It’s important to consider the types of publishing platforms before releasing your novel. Rather than diving right into the different kinds, I’m going to tell you a story; the story of my writing career, or rather how it began.
I initially tried my hand at writing a novel many years ago. I was about 18, in college, and still playing Dungeons and Dragons on the weekends with a great group of guys. I enjoyed it so much that I wanted to write a story based on some of our adventures.
I set about the task, and three pages in, I hit a wall. I wanted my story to be true to the game, and I didn’t have all the manuals, and I certainly didn’t own all the novels, and since I was 18, that meant that the year was 2001, which is before the internet really blew up; I mean, there were certainly millions of people on the internet even back then, but I don’t think Wikipedia (shouldn’t it be Wikipaedia?) existed at the time, and I have no clue if WoC or TSR or whoever ran DnD at the time had a website, but it didn’t matter; I didn’t even have a dial-up connection; there wasn’t a need for it (this was the golden age of e-mail subscriber lists, though).
I talked to my buddies about the idea, but the more we talked, the more it seemed it was a useless endeavor. I didn’t really care too much about it either; I just thought it was going to be cool to write a book, but the fact of the matter was that my passion didn’t outweigh the obstacles, so I just let it go.
Ten years later, I had such an idea for a story I decided I was just going to go ahead and write it, or try to. I sat down and simply described the series of events, which became my very first short story: Eudora.
At that time, I had no idea how to use punctuation. I knew grammar well enough, and I’ve always maintained an abundant repertoire of words, and have always been a decent raconteur, so in the end, all I tried to do was chronicle the events of the story, and it worked. I had no plans, though, but Hell, I knew that since I completed one story, I was certainly capable of completing another; publishing stories, however, was the farthest thing from my mind.
I wrote four stories over the course of two or three months just for fun, and then I showed some friends and family, but I claimed that I had found the stories online and just thought they were neat. No one really seemed to care, until I wrote one more story. I called it: Shadowman.
There was an older gentleman I knew by the name of Jarrett Slavin (sorry if I misspelled it, Coach), who upon learning of my newfound passion, he asked to read the stories, and he really enjoyed Eudora and Shadowman, and he suggested I find a way to get published. Had it not been for him, all of my other titles would not even exist…what might have been….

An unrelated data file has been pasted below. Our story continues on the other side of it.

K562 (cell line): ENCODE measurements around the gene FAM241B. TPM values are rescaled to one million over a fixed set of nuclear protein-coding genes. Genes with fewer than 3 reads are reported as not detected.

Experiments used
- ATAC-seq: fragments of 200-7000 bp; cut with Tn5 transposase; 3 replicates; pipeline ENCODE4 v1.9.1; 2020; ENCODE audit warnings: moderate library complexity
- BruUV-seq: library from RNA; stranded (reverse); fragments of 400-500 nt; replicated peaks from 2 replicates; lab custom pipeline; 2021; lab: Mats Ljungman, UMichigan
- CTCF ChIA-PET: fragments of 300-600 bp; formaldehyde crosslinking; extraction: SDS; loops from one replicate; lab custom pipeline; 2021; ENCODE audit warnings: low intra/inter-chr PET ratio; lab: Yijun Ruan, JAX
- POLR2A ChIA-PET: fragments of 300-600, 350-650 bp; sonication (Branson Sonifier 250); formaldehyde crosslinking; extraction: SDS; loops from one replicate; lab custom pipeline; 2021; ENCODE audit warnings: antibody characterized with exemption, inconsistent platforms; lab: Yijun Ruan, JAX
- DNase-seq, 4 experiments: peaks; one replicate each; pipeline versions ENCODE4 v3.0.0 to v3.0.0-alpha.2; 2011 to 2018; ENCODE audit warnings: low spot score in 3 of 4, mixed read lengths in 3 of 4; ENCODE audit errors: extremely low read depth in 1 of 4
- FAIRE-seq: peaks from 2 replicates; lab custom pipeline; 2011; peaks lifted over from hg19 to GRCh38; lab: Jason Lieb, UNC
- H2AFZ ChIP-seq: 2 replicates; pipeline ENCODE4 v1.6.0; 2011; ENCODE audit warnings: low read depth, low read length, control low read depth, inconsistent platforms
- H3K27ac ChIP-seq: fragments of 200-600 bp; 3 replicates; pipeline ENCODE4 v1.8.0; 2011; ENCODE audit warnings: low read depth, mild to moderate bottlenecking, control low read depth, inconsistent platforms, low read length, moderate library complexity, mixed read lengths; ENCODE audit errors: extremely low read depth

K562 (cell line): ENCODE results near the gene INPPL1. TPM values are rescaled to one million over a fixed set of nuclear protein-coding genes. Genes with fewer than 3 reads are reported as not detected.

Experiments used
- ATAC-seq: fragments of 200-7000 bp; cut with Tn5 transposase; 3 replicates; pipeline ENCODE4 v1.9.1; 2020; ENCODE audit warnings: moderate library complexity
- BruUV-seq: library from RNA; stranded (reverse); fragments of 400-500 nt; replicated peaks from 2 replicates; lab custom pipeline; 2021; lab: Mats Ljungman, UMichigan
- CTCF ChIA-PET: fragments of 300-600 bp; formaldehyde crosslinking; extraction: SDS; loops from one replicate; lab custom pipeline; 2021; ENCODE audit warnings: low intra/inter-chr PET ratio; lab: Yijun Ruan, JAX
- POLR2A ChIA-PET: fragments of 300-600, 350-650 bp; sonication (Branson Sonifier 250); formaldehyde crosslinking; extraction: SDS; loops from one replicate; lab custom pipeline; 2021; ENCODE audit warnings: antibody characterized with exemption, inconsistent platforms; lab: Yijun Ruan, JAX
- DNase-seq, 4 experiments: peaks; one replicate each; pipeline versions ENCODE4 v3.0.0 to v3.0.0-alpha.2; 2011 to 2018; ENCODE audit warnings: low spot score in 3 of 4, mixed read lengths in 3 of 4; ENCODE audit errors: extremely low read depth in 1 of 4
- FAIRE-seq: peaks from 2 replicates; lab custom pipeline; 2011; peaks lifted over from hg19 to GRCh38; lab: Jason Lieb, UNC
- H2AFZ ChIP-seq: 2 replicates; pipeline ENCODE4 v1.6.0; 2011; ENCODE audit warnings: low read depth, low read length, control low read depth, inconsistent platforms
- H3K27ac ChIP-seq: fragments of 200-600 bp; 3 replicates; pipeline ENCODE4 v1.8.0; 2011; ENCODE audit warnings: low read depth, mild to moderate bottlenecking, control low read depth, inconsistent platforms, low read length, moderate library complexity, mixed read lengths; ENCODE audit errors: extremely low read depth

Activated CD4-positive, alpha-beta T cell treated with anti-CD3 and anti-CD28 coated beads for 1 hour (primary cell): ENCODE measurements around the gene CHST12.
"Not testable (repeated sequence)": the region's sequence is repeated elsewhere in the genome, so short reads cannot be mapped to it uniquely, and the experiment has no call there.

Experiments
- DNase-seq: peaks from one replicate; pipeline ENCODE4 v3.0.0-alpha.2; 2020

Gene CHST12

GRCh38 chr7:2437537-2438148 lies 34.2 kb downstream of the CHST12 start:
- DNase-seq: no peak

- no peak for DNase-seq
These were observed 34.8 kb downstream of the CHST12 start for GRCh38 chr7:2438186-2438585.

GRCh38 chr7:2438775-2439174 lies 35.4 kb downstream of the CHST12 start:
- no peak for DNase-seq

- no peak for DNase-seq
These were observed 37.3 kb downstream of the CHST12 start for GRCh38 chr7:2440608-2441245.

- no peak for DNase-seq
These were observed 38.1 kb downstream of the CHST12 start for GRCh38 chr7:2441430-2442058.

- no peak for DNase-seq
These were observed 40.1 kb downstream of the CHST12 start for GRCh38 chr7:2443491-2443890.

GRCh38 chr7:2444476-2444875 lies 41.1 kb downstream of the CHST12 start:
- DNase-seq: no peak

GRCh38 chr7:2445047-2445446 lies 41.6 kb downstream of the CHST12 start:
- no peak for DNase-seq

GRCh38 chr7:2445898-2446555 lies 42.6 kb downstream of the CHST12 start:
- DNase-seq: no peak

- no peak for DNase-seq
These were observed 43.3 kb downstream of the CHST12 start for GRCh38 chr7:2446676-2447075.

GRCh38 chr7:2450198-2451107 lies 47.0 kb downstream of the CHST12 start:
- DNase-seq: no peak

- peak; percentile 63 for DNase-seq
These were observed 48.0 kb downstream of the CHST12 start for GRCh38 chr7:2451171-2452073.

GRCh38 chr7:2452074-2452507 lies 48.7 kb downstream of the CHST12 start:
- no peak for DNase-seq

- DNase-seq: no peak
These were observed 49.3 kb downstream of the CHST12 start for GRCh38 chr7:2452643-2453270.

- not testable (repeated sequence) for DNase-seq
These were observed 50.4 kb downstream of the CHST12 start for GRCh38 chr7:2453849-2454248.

Nevertheless, I was then left the daunting task of achieving publication, so I got on the internets, Googled “publishing”, found the addresses of a few publishers, and sent out my stories, of course they were all short stories, and no publisher wants those, but I found other methods of publication. I found Xlibris, a print on demand (POD) company, and of course, no sooner had I e-mailed them that I received a call, and man, oh, man was I pumped. I really thought I had just made it big league. (Big league, not bigly.)
All POD companies want is your money. They’ll take anything, and you’re responsible for your content, for your quality, but they’ll certainly charge you for reviews, trailers, covers, promotional packages, you name it; they’ll charge you, and honestly, if you have the world’s greatest book, they may actually be helpful because they can certainly help you get your book in the right hands, but my book, my four, short stories called Shadowman, were far from good, far from quality writing.
Regardless, as I spent more and more money, and then ran out of money, I kept writing, and when I finished my first, full length novel, Lokians, I started my search for publication all over again, but I knew POD was not for me. I needed someone else to do all the legwork for me, but I didn’t think it was fair that I had to pay for the legwork. I just wanted to write, so I set about the task of mailing and e-mailing traditional publishers, and even smaller presses like Edge, and no one was interested, so I did more research on what was required to achieve publication, and learned about literary agents, but when I contacted them, they never replied.
Fortunately, or unfortunately, depending on your outlook on life, I found a press, which labeled itself an independent press, Eternal Press. For all intents and purposes, everything looked good. Their books were available on Amazon and Barnes and Noble, so I figured that it was a good start. By then, I knew that mainstream publishers were purposefully keeping writers out until those writers made a name for themselves, so I knew I just needed to work hard and make a name for myself through a small, independent press.
Well, initially, I submitted my manuscript, and the acquisitions editor was kind enough to tell me that while my story seemed interesting, there was a great deal of information dumped onto the reader right at the very beginning, so I went through a round of what I thought was editing, and figured out that rather than telling the reader everything I thought they should know before the story started, it might be better to allow the world to unfold throughout the story. Then, I resubmitted, and they accepted it, and man, oh, man did I think I had hit it big. An actual publisher with editors, and marketers, and everything was going to polish my book and sell it, and all I had to do was sit back and write.
Well, when the contracts came, everything seemed legit. All they had asked was that I also made an effort to market and sell the book, and I thought that was only fair; it was my book after all, and I certainly wanted to talk about it, so I made social media accounts and started telling no one (because I had not built a fan base) that my book was coming out.